Depression and Sports
There’s an association between sports and depression. Most people believe that physical exercise reduces mental discomfort. However, how true is that statement? In order to find out, let’s investigate the chemical, organic and psychological impact that sports have on people. Particularly in people with an increased risk of suffering from depression.
Now, can the relationship between sports and depression be inverse? For example, many professional athletes are exposed to depression, their working conditions are one of the factors that may influence the relationship.
Nowadays, the word depression is used often and sometimes erroneously. Being depressed is more than simply feeling sad. Therefore, it’s important to make the distinction.
The World Health Organization defines depression as a mood disorder disease, influenced by both psychological and organic factors.
In general terms, depression is a diagnosis that includes a varied set of symptoms. The disorder can occur in a severe or mild way and it can be temporary or permanent. The following are the main signs of depression:
- Emotional exhaustion: excessive stress, isolation, feeling unwell, irritability and constant sadness. Some people also experience anxiety.
- Nervous system changes: depression is associated with functional and structural alterations of the central nervous system. It’s mainly linked with deficiencies or irregularities in the production of neurotransmitters; dopamine and serotonin.
- Cognitive impairment: people who are depressed tend to have reduced cognitive performance in complex functions that involve memory and attention.
Beyond these symptoms, it’s important to note that depression is a complex issue that may be influenced by genetic, biological and psycho-social factors.
Depression and sports
As we previously mentioned, according to popular opinion, sports are the cure for depression. This statement is misleading since it sells an easy cure for a complex disease. The truth is that sports are one of the many tools that could be used to combat and prevent depressive states. However, it’s not a miraculous or instant remedy.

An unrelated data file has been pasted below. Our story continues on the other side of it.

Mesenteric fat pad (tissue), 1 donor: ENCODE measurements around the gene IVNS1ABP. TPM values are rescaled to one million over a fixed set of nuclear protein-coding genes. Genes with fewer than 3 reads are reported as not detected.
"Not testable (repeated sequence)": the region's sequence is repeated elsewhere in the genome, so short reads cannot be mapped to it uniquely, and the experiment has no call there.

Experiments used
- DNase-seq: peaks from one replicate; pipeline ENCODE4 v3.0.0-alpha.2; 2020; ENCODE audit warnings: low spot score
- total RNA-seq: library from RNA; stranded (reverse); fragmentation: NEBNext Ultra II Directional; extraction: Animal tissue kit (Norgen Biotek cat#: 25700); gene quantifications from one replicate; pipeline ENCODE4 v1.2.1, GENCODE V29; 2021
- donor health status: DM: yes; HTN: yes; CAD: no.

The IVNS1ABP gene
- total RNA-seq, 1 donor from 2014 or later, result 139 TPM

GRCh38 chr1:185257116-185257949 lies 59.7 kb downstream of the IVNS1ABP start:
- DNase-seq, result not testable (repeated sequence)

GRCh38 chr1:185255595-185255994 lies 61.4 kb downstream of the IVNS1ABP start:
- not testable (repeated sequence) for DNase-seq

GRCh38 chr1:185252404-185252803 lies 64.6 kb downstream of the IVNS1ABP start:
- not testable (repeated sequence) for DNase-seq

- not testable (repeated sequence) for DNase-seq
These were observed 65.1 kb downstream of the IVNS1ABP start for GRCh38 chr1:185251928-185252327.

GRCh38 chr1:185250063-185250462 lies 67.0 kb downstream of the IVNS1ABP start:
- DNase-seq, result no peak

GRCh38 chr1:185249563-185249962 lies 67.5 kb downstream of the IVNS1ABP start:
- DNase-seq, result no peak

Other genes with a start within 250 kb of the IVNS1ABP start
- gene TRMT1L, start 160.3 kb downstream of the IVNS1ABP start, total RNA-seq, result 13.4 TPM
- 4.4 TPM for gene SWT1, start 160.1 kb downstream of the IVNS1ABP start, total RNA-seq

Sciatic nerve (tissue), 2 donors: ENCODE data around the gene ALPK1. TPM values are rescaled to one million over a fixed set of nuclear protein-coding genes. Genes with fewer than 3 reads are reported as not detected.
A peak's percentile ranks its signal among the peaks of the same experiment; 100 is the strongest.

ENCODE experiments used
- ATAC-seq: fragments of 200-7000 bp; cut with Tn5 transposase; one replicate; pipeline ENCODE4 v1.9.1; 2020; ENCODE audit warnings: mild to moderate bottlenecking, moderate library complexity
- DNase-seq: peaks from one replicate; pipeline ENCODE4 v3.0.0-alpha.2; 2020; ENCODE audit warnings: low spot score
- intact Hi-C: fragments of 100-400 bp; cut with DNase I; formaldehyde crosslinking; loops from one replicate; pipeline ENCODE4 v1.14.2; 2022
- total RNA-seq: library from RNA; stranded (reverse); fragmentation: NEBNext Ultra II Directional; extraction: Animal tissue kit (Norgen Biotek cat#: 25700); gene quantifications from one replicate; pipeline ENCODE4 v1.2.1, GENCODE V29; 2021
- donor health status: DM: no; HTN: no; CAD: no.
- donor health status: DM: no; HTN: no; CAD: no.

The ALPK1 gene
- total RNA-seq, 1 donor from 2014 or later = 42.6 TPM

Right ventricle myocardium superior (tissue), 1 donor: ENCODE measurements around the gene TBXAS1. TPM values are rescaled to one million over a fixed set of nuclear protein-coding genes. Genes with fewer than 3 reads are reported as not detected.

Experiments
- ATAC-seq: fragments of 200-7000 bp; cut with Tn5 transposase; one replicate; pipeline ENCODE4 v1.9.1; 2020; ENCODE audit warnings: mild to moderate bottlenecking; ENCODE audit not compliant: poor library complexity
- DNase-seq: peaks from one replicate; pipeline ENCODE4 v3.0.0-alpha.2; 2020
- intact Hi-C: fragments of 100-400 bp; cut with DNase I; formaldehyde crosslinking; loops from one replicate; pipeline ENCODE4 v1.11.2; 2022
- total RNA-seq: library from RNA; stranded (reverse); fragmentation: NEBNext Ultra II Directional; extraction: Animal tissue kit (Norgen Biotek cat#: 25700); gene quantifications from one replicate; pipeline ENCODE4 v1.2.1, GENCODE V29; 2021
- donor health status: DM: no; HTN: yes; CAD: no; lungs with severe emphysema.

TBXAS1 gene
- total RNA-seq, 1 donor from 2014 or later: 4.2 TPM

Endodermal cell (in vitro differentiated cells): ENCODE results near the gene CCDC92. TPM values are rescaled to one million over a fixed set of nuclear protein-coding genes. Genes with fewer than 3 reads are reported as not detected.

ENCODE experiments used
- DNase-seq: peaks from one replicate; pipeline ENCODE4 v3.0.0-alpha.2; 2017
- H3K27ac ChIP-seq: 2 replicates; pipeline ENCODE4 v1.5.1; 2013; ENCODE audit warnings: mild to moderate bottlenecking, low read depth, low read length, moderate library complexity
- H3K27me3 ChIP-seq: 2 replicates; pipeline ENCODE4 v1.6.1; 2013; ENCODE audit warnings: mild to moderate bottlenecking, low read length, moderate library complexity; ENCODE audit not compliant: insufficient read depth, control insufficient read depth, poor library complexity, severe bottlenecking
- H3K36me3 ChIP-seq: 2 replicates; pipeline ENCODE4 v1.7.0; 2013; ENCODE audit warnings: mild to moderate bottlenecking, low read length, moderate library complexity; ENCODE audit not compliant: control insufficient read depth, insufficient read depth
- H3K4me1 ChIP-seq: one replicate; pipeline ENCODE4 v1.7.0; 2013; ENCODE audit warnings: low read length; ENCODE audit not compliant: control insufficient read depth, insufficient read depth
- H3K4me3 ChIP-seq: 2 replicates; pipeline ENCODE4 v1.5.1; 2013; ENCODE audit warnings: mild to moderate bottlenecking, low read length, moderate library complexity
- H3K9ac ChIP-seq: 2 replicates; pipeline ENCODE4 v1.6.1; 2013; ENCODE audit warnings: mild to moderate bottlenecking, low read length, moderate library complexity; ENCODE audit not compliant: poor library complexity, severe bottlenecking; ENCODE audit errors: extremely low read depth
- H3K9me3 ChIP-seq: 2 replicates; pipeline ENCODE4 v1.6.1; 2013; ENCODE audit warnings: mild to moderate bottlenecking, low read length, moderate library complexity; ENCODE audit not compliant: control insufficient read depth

How do sports help prevent depression?
Sports can be a tool to prevent depression because of the following factors:
- Increased production of endorphins: this neurotransmitter is released by the hypothalamus and it creates a soothing effect. Sports can increase the production of endorphins.
- Improved self-esteem: sports have an impact on physical well-being. Improvements in appearance can help boost self-esteem.
- Social bonds: as we previously mentioned, isolation and social disinterest are factors that can be reduced with group sports. While playing team sports, people become more encouraged and motivated to do more outdoor activities.
- Motivation: sports can put yourself to the test. The realization of short goals and objectives can increase motivation.
Will any sport do?
On a psychological level, depression is a disorder with many causes. Therefore playing sports alone is not enough. Sports can be beneficial if they meet the following criteria:
- Diversified sports: your routines should not be monotonous, if they are, they’ll be seen simply as a passing distraction. The sport should be fun and it must be diverse. This will allow the practitioner to use their cognitive and motor faculties.
- Controlled expectations: it’s important to keep in mind that sports alone will not cure depression.
Sports and depression: the other side of the coin
Just as sports can be a tool to fight depression, in a certain group of individuals, sports can also cause depression. This applies more to professional athletes who dedicate their lives to sports.
Causes of depression in sports
As with other scenarios, sports can cause depression when it’s linked to other factors. The following are the most common factors:
- Burnout: this syndrome is characterized by exhaustion and isolation and it can often lead to depression. When athletes stop enjoying their activities and feel as though the rewards are not worth the sacrifice and effort, they are more likely to experience depression.
- Injuries: many athletes believe that the key to recovery from an injury is the mind. Why? Because anxiety can cause athletes to fall into a dark hole. In addition, concussions that occur in contact sports can lead to progressive cognitive decline and depressive symptoms.
- Retirement: retirement can be a difficult stage for any athlete. In these cases, the most likely to suffer from depression are athletes who haven’t prepared for retirement adequately.
Conclusion: depression and sports
In conclusion, it’s important to note the key role that sports play as a tool to fight the organic and psychological risks of depression. However, it’s also important to keep in mind that educational and formative activities are also important when it comes to athletes.
Depression is a serious disease that’s linked to many different factors. That’s why it’s always important to consult a health professional.It might interest you...